SHK Fund Management, an asset-management arm of Hong Kong's Sun Hung Kai group, has added a new fund to its platform of alternative investments for its Asian clients of high-net worth and institutional investors. After searching for an asset class that offers decent returns, low volatility and low correlation to others, the firm settled on asset-backed finance.

It chose to work with investment advisor Eden Rock, a London-based manager of multi-strategy fund of hedge funds with a large exposure to asset-backed lending funds, says Jacqueline Ho, managing director at SHK. The SHK Asset Backed Finance Fund aims to return 10-15% annually with only 3% volatility.

Eden Rock was established in 2001 and asset-backed lending (ABL) strategies have always been the biggest hedge-fund sector in its portfolio, says Edward Horner, managing director. "We're really becoming more like a fund of ABL funds, so we decided to launch a dedicated ABL product," he says.

The resulting offshore product has been replicated for SHK but tailored to take out certain underlying structures that the firm wasn't comfortable with, such as Pipes (public investment in public equity), and to provide for more exposure to fixed-income strategies within the fund of funds, to provide a measure of stability.

Over 80% of Eden Rock's exposure is to managers in the United States, where ABL is most advanced, although markets such as the UK and the Netherlands are developing quickly. The risk/return profile varies among individual funds but all involve short-term, high-margin loans to a company using its assets as collateral, which generates cash to meet the company's immediate financial needs. Such companies may find it difficult to obtain loans from banks because of a default in their credit history; or their business may require fast financing that the company is willing to pay for, such as for a bridge loan to secure a fast-moving property.

This does not represent a credit risk. Indeed, defaults can actually help the investor, because it has secured the collateral, which may be worth more than the principal. Rather, the primary risk is legal. "The fund managers must ensure the documentation is watertight," Horner explains, "so that these loans really are over-collateralized by a real asset that the manager can seize in the event of a default." Eden Rock's biggest job is to understand how underlying managers respond to default situations.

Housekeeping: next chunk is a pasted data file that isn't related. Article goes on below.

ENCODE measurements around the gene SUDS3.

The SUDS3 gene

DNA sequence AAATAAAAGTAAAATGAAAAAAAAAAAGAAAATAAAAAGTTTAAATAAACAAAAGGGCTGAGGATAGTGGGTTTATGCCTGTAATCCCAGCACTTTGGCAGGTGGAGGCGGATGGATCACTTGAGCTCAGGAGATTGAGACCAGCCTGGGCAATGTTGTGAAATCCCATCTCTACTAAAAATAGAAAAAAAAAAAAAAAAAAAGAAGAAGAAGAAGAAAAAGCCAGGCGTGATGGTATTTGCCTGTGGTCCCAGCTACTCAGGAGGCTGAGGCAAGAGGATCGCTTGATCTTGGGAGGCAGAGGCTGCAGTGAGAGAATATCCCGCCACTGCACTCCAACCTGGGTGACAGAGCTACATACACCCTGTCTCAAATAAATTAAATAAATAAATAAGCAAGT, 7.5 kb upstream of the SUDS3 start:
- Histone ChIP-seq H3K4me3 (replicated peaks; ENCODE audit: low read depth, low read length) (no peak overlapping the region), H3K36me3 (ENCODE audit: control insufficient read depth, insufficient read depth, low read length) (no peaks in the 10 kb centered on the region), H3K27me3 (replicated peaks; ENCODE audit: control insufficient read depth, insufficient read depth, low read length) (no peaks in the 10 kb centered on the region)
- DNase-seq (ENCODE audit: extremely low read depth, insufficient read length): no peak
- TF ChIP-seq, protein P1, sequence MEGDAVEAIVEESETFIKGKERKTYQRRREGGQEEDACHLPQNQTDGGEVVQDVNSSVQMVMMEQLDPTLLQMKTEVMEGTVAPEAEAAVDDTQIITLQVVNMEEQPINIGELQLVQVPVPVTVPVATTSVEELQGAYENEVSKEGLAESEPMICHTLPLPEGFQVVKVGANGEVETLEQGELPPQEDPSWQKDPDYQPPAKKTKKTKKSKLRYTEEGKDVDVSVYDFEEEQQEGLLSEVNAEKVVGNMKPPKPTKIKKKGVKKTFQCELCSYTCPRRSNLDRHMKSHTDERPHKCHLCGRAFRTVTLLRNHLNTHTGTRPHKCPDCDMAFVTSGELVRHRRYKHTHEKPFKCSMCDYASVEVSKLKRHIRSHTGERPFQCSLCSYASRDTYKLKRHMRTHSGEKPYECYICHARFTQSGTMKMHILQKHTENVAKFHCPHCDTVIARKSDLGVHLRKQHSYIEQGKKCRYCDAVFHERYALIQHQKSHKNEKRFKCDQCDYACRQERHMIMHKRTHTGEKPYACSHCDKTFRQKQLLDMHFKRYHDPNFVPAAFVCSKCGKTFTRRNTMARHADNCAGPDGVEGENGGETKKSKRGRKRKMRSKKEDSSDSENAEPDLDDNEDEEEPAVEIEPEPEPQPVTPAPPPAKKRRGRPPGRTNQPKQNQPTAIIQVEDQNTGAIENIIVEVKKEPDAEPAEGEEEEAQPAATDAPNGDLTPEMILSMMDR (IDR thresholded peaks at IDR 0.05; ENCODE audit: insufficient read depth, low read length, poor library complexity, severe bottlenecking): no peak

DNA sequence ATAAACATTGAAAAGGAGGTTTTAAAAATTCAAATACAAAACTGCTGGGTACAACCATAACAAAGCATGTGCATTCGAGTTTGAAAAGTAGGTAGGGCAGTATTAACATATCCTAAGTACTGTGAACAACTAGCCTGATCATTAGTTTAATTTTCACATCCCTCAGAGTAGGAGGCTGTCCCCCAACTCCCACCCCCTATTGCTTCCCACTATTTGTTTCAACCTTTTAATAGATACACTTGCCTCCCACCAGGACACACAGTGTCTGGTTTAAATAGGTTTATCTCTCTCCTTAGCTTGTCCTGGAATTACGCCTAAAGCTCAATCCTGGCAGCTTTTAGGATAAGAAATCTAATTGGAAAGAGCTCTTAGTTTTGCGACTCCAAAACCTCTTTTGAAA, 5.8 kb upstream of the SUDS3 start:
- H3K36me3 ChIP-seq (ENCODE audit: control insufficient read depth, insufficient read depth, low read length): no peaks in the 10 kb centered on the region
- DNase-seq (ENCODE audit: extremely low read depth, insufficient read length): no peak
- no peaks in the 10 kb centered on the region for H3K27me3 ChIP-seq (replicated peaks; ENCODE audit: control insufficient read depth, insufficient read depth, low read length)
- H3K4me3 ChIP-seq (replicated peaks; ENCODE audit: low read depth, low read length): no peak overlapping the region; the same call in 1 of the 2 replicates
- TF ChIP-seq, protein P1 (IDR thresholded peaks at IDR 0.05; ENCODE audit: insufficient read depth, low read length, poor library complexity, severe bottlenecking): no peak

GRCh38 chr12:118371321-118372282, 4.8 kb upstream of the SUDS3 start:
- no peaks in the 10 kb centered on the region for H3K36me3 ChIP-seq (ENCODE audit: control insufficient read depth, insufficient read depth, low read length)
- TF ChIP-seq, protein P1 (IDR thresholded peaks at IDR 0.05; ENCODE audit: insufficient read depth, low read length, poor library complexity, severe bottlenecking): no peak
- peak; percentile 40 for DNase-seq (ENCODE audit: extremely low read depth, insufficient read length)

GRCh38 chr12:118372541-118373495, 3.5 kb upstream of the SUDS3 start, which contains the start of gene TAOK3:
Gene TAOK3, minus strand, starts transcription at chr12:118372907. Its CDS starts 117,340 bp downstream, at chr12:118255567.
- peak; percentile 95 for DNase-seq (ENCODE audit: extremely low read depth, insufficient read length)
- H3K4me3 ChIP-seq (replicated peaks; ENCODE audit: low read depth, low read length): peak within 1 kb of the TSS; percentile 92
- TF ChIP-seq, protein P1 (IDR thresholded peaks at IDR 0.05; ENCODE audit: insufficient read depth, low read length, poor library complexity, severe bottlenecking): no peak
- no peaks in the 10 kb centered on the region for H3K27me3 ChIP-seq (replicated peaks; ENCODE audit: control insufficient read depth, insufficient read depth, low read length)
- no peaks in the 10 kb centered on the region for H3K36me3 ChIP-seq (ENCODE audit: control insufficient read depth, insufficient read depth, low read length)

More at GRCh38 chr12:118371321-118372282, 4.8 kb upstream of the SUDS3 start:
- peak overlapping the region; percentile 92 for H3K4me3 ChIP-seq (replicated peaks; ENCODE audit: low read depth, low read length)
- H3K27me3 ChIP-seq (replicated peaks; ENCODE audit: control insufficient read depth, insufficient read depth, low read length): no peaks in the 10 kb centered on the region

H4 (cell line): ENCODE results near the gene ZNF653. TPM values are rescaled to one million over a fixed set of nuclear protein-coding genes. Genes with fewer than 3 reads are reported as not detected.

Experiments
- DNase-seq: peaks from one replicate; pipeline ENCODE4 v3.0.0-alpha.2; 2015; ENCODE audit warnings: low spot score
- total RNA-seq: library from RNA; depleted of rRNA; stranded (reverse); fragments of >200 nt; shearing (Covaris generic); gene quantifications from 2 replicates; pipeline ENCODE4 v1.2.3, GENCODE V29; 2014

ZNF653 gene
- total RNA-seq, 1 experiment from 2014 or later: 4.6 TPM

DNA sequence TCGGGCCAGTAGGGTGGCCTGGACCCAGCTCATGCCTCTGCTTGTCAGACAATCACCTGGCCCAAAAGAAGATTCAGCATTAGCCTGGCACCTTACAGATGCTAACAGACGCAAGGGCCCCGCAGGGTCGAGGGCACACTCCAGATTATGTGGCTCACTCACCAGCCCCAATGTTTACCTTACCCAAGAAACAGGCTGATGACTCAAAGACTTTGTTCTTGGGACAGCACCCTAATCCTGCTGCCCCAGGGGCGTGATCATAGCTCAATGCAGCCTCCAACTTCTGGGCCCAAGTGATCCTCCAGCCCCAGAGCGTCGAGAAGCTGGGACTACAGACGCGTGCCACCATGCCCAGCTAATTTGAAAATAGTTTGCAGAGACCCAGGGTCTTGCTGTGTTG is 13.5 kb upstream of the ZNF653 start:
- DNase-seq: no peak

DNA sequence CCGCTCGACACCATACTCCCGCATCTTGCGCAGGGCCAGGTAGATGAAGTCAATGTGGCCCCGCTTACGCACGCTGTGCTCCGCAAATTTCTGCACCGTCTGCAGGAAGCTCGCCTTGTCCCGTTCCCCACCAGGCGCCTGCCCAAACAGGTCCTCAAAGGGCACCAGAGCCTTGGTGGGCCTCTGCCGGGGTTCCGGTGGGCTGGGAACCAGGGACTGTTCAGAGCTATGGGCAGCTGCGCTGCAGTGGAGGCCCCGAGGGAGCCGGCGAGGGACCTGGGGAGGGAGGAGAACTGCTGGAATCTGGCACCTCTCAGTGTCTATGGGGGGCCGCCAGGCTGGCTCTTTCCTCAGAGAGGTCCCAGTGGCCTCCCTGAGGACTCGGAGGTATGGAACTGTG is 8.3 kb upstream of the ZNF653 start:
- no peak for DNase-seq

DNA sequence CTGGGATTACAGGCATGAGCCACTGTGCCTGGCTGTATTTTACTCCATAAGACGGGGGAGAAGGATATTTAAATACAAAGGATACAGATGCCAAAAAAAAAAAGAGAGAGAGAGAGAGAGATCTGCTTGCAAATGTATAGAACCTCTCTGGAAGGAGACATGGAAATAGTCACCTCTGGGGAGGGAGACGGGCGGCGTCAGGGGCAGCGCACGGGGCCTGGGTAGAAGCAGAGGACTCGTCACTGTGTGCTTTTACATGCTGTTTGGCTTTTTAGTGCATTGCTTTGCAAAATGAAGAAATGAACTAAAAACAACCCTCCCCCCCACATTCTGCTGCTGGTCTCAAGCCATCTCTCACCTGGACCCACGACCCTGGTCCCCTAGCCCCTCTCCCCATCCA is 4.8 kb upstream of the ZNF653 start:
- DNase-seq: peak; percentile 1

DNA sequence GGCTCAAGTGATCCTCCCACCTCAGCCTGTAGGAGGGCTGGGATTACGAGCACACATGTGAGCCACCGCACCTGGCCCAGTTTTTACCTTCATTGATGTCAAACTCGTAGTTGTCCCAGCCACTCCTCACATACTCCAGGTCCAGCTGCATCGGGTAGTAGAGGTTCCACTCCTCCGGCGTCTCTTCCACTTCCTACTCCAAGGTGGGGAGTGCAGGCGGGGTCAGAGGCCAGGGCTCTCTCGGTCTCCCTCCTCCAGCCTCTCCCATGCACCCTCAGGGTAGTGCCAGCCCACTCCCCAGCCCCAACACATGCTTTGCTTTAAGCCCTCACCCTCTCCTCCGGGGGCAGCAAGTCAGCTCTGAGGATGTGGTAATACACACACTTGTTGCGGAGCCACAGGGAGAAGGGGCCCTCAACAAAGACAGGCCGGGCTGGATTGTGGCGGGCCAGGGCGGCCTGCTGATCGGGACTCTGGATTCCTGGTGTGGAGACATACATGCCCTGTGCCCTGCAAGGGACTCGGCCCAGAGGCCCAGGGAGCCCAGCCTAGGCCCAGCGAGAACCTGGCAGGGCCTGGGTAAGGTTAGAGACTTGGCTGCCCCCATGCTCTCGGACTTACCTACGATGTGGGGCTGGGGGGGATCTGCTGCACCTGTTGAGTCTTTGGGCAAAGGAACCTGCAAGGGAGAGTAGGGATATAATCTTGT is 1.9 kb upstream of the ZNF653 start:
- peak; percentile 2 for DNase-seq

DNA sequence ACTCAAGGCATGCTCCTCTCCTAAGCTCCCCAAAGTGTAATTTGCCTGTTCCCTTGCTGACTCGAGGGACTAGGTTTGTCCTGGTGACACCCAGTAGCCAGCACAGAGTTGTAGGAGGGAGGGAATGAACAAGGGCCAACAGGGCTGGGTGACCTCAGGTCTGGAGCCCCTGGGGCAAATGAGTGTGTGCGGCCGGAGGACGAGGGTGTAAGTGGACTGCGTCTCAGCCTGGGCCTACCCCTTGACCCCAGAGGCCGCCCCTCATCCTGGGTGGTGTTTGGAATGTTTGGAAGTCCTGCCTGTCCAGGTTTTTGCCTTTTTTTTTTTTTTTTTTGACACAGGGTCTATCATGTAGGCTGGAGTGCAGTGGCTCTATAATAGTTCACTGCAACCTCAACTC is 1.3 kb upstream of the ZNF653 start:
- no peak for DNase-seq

Because the ABL business isn't about credit or interest rates, it has a very low correlation to other asset classes. "We've been operating for 39 months and have not had a down month," Horner says, adding that asset-backed lending has been going on for centuries but only in the past two or three years has been transformed into a hedge fund strategy.

These individual strategies vary in risk (some examples of collateral include accounts receivable, entertainment assets, cars, property, commodities, inventory and insurance), so Eden Rock ensures a diversified portfolio to mitigate against a specific disaster. On this basis, Horner argues, the worst-case scenarios require downturns of Great Depression severity, in which not only do companies default but their collateral's value is also destroyed.

"Most of our clients are conservative high-net worth individuals," SHK's Ho says. "ABL has been working for a long time, but there are only two ABL hedge funds with a track record of more than five years. We realized there is a capacity limit and didn't want exposure to a single strategy, so we teamed up with Eden Rock."

SHK manages about $550 million of assets, including strategies focused on fixed income, credit and restructuring stories. The ABL product's fund administrator is HSBC, while PricewaterhouseCoopers is the auditor and Deacons the legal advisor.